Made in France: 7 Top Shopping Picks in Paris

Made in France: 7 Top Shopping Picks in Paris

A tribute to French master craftsmanship

Home to haute couture and world-class brands, Paris is lesser known for its “made in France” independent creative scene, dedicated to the preservation of sometimes century-old workshops and savoir-faire. This is especially important when we look at the stats. (Numbers don’t lie.) Amid France’s world leadership in the fashion and luxury industry, only 3% of the textile industry is located in France, and even less for the shoe industry, since many brands have been outsourcing their increasingly globalized production over the past few decades. Although many of the pioneering “made in France” brands can only be found online, some can be found in Parisian boutiques. These shops provide a special shopping experience that also supports the preservation of savoir-faire. (Note that there are rampant examples of “Frenchwashing” to feed into the trend; the “made in France” label is not official and can be easily counterfeited.) Here are the stories behind some authentic, high-quality, “made in France” boutiques ​that provide upbeat shopping in support of French-made products.

Empreintes: activists for artisans

When it first opened in 2016, Empreintes – the gallery-esque store dedicated to French crafts – was immediately celebrated. Located on the rue de Picardie in the lively and fashionable Haut Marais, Empreintes spreads over four floors in a bright, eye-catching building distinguished by its modernism in a district exuding old-world charm. The magnificent space displays over 1,000 fine craft creations, all handmade. Settling for less was out of question for the 6,000 members of the French professional fine craft federation, Ateliers d’Art de France, who created the store as a showcase representing 90 craft professions: ceramists, metal artisans, cabinetmakers, sculptors, mosaic artists, stained-glass window makers, glass artists, etc. Many of these craftworkers had little visibility prior to the store opening, which made a big splash. The selection is regularly changing and includes works from all over France. With a dedicated book store and a screening room, Empreintes is a must-visit for all lovers of crafts.

Empreintes, 5 rue de Picardie, 3rd arrondissement


Sandrine Bourg: couture millinery

No matter that fashion went global, Parisian couture withstands the passing of time with master artisans deeply attached to doing it the traditional way. Located in the Marais, French couture milliner Sandrine Bourg is one of them. Confiding off the record, a renowned couturier once described her as “the best milliner in Paris.” Something the humble and discrete milliner doesn’t brag about, nor even take seriously. As a master milliner, Sandrine Bourg learned her craft hands-on in a well-established traditional workshop decades ago. Then, she lived in London for six years, working with legendary milliner Philip Treacy. Back in Paris, she has been pursuing her millinery independently. Steering clear of mass production, Sandrine Bourg works wonders at beautifying the heads of European nobility, and creating knock-outs for weddings and special occasions. She also collaborates with luxury beauty brands. Like the boudoir style found in haute-couture stores, her appointment-only boutique/showroom offers a sense of intimacy: the bespoke creative process and the fittings for the wow-worthy hat or headpiece.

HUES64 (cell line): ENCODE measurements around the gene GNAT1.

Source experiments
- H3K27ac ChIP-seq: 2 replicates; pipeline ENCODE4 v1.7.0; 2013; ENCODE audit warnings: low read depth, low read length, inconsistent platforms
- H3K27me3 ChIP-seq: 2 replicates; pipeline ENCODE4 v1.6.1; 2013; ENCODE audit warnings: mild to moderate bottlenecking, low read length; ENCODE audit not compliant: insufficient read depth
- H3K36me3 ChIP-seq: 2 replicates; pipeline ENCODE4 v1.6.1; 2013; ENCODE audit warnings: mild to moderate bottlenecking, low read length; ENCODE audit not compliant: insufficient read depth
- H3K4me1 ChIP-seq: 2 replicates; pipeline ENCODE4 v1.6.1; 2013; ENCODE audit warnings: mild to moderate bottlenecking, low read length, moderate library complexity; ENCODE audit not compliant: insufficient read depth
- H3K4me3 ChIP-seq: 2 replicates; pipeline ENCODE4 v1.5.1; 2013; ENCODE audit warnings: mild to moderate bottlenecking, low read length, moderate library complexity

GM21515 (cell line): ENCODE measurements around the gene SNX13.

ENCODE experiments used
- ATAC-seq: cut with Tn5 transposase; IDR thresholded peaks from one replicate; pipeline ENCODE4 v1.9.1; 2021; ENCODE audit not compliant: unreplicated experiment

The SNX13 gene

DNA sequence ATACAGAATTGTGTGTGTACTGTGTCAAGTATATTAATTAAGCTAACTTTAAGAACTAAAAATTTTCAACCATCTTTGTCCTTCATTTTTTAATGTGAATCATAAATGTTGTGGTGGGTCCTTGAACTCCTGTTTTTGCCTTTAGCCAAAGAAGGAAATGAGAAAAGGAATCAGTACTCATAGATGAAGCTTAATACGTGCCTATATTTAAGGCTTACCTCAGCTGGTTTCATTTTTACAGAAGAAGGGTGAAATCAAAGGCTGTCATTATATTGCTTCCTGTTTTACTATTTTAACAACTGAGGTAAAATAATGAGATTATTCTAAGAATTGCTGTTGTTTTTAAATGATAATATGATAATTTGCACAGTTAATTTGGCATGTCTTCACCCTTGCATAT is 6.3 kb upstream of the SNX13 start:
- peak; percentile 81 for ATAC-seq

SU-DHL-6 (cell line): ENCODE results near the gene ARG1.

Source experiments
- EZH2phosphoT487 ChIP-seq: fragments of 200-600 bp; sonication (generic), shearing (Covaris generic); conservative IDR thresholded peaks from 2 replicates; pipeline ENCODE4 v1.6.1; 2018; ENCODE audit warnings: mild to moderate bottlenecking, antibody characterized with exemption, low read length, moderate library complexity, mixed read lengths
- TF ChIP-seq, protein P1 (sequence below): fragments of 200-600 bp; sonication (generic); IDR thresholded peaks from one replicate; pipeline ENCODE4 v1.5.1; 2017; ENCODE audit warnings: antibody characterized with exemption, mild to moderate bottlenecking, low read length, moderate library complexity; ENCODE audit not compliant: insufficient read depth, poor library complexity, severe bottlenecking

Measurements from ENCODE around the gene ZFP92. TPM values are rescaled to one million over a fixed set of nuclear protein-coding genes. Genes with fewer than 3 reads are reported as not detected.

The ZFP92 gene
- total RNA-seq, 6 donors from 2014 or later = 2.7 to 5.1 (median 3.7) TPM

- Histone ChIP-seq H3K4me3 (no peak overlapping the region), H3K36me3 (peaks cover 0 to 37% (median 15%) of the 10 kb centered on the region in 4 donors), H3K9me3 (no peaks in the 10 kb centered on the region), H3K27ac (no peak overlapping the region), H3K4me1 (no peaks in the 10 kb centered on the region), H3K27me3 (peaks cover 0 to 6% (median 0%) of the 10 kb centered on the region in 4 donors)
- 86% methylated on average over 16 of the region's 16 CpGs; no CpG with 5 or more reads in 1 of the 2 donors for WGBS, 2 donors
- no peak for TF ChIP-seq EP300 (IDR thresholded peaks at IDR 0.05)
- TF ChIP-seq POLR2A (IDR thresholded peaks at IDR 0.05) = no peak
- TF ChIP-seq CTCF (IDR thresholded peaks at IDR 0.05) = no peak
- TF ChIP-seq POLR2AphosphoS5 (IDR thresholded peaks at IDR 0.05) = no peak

Sandrine Bourg,  31 Bis Rue des Tournelles, 3rd arrondissement

© Photo: Vincent Alvarez- Design by couture milliner Sandrine Bourg

Osmothèque: famous fragrances reborn

A must-visit destination close to Paris, the city of Versailles isn’t just home to the renowned palace. It’s also home to a special association: the Osmothèque, the world’s only perfume archive with a boutique showcasing special fragrances made in France. As surprising as it may sound, the authentic Emperor Napoleon I Eau de Cologne, certified by the Osmothèque, does exist and can be found in the boutique. Turns out that the real fragrance could be recreated based on a once-upon-a-time chance: the recovery at an auction house of a recipe made for the fragrance-deprived emperor while he was in exile on Saint Helena. Long story short, the precious recipe ended up in the hands of Jean Karléo, the in-house perfumer of Jean Patou for three decades and, in 1990, the founder of the Osmothèque where this one special fragrance was reborn. Beyond this tour de force, the Osmothèque collection represents more than 3,200 perfumes, including 400 that are no longer available. Open to the public, it also hosts educational events on perfume preservation, history, and craft. So shopping at the Osmothèque will help the association fulfill its mission, too.

The Osmothèque, the world’s only perfume archive, 36 Rue du Parc de Clagny, 78000 Versailles

Napoleon’s perfume. ©Osmothèque – the world’s only perfume archive

La Botte Gardiane: handmade boots